If you are the grandparent of a child whose parents’ relationship has soured, you may have some concerns about your ongoing relationship with your grandchild. Luckily, Pennsylvania law does make allowances for grandparents to continue their important role in the child’s life under certain circumstances.
In January, divorced parents in Pennsylvania might breathe a sigh of relief at having made it through the holiday season. This can be a tough time for divorced families as they have to find ways to split time with their children and their former spouses. Memorial Day, often seen as the unofficial start to the summer season, is just around the corner and that means another time of the year is here when this time sharing once again becomes front and center in a manner very different to the school year.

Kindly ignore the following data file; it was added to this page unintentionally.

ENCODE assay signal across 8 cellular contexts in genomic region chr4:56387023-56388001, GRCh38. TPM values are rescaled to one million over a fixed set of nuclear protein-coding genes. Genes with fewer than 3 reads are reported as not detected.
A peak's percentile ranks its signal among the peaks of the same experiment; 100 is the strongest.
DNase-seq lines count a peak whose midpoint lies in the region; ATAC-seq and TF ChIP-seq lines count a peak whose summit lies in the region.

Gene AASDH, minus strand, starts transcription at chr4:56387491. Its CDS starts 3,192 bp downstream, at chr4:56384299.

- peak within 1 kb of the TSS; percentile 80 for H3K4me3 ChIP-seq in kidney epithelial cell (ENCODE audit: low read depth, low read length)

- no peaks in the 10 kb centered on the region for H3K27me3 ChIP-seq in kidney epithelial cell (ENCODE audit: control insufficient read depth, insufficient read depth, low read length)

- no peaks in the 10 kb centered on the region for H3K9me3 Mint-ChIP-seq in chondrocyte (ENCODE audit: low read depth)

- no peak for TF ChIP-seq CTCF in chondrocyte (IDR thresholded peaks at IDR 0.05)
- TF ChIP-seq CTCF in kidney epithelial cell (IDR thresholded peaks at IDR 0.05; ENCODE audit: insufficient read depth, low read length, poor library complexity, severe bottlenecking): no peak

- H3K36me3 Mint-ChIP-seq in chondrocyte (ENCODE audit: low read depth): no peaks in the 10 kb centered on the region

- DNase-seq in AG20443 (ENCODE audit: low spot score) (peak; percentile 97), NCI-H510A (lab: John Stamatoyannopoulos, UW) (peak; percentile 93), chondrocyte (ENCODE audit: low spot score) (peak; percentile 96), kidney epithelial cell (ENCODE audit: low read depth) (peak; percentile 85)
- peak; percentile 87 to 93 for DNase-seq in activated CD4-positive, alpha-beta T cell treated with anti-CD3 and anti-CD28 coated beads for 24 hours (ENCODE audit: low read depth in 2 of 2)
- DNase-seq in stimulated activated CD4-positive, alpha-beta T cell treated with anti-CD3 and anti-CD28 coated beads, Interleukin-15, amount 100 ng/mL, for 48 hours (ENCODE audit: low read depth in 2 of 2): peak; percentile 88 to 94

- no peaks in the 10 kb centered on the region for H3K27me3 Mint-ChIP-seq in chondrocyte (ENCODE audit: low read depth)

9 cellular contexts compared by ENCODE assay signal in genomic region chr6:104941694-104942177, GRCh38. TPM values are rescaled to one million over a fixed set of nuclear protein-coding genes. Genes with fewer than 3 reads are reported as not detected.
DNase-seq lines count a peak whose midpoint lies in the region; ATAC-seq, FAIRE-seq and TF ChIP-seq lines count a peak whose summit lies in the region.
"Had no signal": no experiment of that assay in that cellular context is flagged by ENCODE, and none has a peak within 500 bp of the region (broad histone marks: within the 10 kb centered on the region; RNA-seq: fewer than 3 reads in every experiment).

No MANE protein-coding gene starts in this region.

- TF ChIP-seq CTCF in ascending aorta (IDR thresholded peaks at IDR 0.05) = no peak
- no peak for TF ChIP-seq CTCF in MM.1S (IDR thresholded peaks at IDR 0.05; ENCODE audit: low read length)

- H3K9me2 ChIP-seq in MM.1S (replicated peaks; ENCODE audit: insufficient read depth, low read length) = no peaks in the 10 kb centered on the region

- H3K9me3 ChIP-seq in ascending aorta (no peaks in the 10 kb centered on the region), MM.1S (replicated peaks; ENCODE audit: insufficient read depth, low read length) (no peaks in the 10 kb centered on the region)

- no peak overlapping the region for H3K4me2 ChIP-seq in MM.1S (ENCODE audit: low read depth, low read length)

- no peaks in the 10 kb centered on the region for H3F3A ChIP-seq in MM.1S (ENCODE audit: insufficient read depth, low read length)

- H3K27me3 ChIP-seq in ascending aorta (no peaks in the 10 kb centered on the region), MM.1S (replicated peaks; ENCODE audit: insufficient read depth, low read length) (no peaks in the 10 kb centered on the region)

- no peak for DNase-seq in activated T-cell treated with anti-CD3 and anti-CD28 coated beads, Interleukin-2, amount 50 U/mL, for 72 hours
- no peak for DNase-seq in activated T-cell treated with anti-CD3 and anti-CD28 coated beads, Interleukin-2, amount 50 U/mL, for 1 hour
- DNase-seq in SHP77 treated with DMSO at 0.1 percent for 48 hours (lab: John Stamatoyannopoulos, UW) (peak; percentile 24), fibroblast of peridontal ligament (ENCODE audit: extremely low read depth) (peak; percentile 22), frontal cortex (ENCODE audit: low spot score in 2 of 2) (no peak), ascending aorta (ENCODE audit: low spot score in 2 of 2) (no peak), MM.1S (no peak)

If you are a divorced parent in Pennsylvania or the parent of a child you share with a former partner even if you were never married, you may well have a legally binding child custody agreement in place. This document outlines the specific times and days that your child is with you and when they are with their other parent. Other details such as locations and times of handoffs may also be included in your agreement.
Among the many societal shifts in recent decades that have occurred include the increasing role of fathers in their children's lives. Many dads in Pennsylvania today might indicate that they are more active in their kids' daily lives than their own fathers were with them when they were children. This positive change has opened the door to some change when it comes to assigning custody of children in a divorce.
Divorcing parents in Pennsylvania have a lot of decisions to make, and they have to be made quickly. The choices you pick will not only impact your life, but will have a heavy influence on the life of your child, too. For these reasons, you may be considering sole custody over joint custody.